Can you help me find a lender to refinance my house now that I am in the redemption period of my foreclosure?
When you say that you are in the redemption period of your foreclosure, I assume that you mean that the foreclosure has been finalized and that the mortgage lender has taken possession of the property. In most states, homeowners whose property has been foreclosed upon have a set time, frequently one year, in which they can pay the outstanding mortgage balance and all costs of foreclosure to reclaim the property. This process is called redemption.
It is unlikely you will find a lender willing to lend you the money required to redeem your property. You must keep in mind that the cost of redemption includes not only the outstanding mortgage balance, but also foreclosure costs, attorneys’ fees, and even the costs incurred by a third party buyer if the mortgage company has sold the property. Unless you had a significant amount of equity in the home, your equity may not be able to cover the costs associated with the foreclosure. Unless your equity can cover all costs plus the outstanding mortgage balance, you will probably not be able to borrow enough money to redeem the property.
If you do have the equity in your home, Bills.com makes it easy to apply for a refinance mortgage.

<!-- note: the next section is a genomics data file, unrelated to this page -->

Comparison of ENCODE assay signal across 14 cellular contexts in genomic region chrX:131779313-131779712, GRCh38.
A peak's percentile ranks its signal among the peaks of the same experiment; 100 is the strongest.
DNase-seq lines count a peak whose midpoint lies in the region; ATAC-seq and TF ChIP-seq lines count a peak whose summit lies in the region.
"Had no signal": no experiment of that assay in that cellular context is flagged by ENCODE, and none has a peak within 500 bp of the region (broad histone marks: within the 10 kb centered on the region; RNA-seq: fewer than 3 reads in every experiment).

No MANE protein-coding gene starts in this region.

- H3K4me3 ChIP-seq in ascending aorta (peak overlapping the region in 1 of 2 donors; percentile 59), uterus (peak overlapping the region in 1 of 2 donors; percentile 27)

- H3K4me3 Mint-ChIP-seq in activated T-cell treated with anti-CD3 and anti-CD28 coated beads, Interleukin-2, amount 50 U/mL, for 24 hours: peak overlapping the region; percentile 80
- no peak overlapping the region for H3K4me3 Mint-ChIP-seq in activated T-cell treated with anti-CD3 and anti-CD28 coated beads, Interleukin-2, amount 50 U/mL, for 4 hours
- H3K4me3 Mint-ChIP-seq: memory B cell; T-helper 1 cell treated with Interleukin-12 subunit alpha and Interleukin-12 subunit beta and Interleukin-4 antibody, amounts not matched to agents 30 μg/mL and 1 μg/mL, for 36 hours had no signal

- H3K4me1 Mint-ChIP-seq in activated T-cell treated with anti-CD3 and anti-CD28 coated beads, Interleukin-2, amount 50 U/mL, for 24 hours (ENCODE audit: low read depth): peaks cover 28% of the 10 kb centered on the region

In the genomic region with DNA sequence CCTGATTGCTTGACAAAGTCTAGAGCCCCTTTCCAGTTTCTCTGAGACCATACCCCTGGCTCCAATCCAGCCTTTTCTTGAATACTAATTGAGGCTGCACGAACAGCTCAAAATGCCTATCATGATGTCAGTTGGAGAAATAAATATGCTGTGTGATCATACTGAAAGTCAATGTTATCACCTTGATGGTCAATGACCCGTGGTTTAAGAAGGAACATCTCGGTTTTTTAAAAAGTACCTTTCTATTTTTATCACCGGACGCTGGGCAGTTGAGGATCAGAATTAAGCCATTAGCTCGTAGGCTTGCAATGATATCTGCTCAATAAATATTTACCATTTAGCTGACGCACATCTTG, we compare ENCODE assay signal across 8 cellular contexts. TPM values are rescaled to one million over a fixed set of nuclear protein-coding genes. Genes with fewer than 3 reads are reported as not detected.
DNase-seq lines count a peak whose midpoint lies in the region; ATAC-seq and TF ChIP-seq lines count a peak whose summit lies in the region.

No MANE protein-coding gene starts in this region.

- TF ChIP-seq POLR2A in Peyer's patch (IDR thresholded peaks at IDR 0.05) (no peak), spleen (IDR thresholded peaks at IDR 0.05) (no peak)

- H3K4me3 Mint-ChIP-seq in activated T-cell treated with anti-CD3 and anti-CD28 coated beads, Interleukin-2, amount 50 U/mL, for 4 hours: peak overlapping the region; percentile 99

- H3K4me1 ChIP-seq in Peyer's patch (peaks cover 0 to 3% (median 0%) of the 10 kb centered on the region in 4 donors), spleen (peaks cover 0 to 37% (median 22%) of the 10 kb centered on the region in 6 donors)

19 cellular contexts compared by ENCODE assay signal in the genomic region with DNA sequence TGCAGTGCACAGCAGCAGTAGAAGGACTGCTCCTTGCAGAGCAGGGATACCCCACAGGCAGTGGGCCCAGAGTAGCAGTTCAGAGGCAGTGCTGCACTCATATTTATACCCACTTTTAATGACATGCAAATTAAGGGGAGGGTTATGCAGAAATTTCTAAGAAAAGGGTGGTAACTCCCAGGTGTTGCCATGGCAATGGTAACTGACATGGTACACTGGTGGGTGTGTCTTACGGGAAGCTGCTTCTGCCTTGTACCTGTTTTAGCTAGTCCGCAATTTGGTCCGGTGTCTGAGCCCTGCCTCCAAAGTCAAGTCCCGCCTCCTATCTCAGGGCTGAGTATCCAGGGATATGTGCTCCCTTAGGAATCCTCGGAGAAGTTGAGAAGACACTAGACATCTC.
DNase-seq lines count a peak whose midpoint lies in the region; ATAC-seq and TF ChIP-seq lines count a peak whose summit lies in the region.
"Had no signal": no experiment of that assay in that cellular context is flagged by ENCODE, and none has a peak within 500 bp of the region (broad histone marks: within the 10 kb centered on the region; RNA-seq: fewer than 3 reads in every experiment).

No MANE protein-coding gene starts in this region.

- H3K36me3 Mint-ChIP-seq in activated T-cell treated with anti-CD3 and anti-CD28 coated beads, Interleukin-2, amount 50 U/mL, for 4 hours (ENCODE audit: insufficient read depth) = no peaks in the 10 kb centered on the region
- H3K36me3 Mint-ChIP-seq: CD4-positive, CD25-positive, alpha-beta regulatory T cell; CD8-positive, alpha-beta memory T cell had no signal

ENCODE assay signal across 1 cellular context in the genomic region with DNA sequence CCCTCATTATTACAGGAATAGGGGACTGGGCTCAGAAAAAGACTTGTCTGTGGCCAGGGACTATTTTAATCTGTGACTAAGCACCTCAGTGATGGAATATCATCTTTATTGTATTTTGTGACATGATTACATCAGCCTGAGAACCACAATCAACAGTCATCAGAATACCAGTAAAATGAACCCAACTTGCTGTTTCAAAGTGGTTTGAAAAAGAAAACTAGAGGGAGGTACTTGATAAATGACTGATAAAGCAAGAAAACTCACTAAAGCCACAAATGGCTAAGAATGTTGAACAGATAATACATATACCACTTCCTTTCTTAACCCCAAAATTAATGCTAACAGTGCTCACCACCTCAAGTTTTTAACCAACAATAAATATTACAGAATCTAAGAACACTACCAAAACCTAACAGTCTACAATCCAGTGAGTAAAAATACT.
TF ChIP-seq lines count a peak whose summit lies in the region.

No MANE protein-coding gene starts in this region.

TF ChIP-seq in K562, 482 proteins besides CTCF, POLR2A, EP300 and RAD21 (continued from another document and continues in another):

Even if you have enough equity to justify a loan, you must also show that you will be able to pay the new mortgage loan. Since your previous loan was foreclosed upon, any potential lender will want you to demonstrate your ability to make your loan payment before lending you the money to redeem your foreclosed mortgage. Generally speaking, you would need to show a material change in circumstances before a new loan is offered. This means that your new lender will want to see that your financial situation has improved since the foreclosure. Without a major improvement in your finances, there is no reason for the lender to think that you will be able to repay the new loan any better than the old loan. However, if your income has increased significantly, a new lender may be willing to extend a loan to help you redeem your home.
If your ability to make the payments on the mortgage loan has improved, a loan to redeem the property may be a feasible option. I encourage you to visit the Bills.com Home Refinance Resources page to read more about refinance loans. If you enter your contact information in the Bills.com Savings Center at the top of the page, I can have several pre-screened lenders contact you to discuss the options available to you.
I hope this information helps you Find. Learn. Save.